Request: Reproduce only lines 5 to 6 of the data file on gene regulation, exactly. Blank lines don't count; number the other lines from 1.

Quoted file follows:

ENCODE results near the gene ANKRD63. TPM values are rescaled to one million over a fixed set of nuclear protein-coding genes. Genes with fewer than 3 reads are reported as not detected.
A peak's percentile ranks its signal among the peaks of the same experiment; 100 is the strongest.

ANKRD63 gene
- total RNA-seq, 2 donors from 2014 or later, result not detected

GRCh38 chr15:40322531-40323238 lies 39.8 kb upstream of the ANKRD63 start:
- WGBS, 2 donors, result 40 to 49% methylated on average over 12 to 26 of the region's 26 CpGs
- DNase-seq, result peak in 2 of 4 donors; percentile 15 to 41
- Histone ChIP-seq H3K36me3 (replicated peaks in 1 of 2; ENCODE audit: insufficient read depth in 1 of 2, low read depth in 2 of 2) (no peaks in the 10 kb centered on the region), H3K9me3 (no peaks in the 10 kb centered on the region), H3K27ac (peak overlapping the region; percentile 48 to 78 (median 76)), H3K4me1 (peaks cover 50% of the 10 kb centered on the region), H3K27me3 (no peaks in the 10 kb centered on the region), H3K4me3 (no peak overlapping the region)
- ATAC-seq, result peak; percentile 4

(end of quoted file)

GRCh38 chr15:40322531-40323238 lies 39.8 kb upstream of the ANKRD63 start:
- WGBS, 2 donors, result 40 to 49% methylated on average over 12 to 26 of the region's 26 CpGs